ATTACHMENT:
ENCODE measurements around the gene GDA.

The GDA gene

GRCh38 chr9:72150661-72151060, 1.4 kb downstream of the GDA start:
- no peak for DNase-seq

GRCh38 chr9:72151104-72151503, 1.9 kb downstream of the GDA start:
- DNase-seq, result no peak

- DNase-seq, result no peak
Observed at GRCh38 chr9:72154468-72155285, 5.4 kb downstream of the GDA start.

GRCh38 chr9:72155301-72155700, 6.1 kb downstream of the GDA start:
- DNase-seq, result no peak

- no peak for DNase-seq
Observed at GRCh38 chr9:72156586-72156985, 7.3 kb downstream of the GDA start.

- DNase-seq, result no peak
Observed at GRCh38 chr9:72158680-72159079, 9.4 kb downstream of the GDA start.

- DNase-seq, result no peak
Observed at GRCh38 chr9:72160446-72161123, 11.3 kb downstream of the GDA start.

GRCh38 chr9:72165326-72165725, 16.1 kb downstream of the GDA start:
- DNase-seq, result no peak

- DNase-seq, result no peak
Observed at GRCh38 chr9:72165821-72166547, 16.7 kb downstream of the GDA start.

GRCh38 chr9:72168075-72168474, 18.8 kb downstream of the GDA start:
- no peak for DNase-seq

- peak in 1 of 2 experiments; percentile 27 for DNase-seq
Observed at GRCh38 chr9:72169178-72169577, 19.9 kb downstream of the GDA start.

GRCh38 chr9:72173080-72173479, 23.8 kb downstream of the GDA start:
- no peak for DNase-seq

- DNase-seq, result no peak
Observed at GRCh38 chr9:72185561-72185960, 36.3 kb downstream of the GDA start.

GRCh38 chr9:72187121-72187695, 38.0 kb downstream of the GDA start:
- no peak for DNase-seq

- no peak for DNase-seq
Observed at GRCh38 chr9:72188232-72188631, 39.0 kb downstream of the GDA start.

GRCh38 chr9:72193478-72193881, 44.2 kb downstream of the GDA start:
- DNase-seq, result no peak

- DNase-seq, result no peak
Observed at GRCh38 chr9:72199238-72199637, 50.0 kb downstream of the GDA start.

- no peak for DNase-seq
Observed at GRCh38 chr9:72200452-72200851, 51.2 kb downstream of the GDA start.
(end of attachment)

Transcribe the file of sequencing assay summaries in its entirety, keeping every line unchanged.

ENCODE measurements around the gene GDA.

The GDA gene

GRCh38 chr9:72150661-72151060, 1.4 kb downstream of the GDA start:
- no peak for DNase-seq

GRCh38 chr9:72151104-72151503, 1.9 kb downstream of the GDA start:
- DNase-seq, result no peak

- DNase-seq, result no peak
Observed at GRCh38 chr9:72154468-72155285, 5.4 kb downstream of the GDA start.

GRCh38 chr9:72155301-72155700, 6.1 kb downstream of the GDA start:
- DNase-seq, result no peak

- no peak for DNase-seq
Observed at GRCh38 chr9:72156586-72156985, 7.3 kb downstream of the GDA start.

- DNase-seq, result no peak
Observed at GRCh38 chr9:72158680-72159079, 9.4 kb downstream of the GDA start.

- DNase-seq, result no peak
Observed at GRCh38 chr9:72160446-72161123, 11.3 kb downstream of the GDA start.

GRCh38 chr9:72165326-72165725, 16.1 kb downstream of the GDA start:
- DNase-seq, result no peak

- DNase-seq, result no peak
Observed at GRCh38 chr9:72165821-72166547, 16.7 kb downstream of the GDA start.

GRCh38 chr9:72168075-72168474, 18.8 kb downstream of the GDA start:
- no peak for DNase-seq

- peak in 1 of 2 experiments; percentile 27 for DNase-seq
Observed at GRCh38 chr9:72169178-72169577, 19.9 kb downstream of the GDA start.

GRCh38 chr9:72173080-72173479, 23.8 kb downstream of the GDA start:
- no peak for DNase-seq

- DNase-seq, result no peak
Observed at GRCh38 chr9:72185561-72185960, 36.3 kb downstream of the GDA start.

GRCh38 chr9:72187121-72187695, 38.0 kb downstream of the GDA start:
- no peak for DNase-seq

- no peak for DNase-seq
Observed at GRCh38 chr9:72188232-72188631, 39.0 kb downstream of the GDA start.

GRCh38 chr9:72193478-72193881, 44.2 kb downstream of the GDA start:
- DNase-seq, result no peak

- DNase-seq, result no peak
Observed at GRCh38 chr9:72199238-72199637, 50.0 kb downstream of the GDA start.

- no peak for DNase-seq
Observed at GRCh38 chr9:72200452-72200851, 51.2 kb downstream of the GDA start.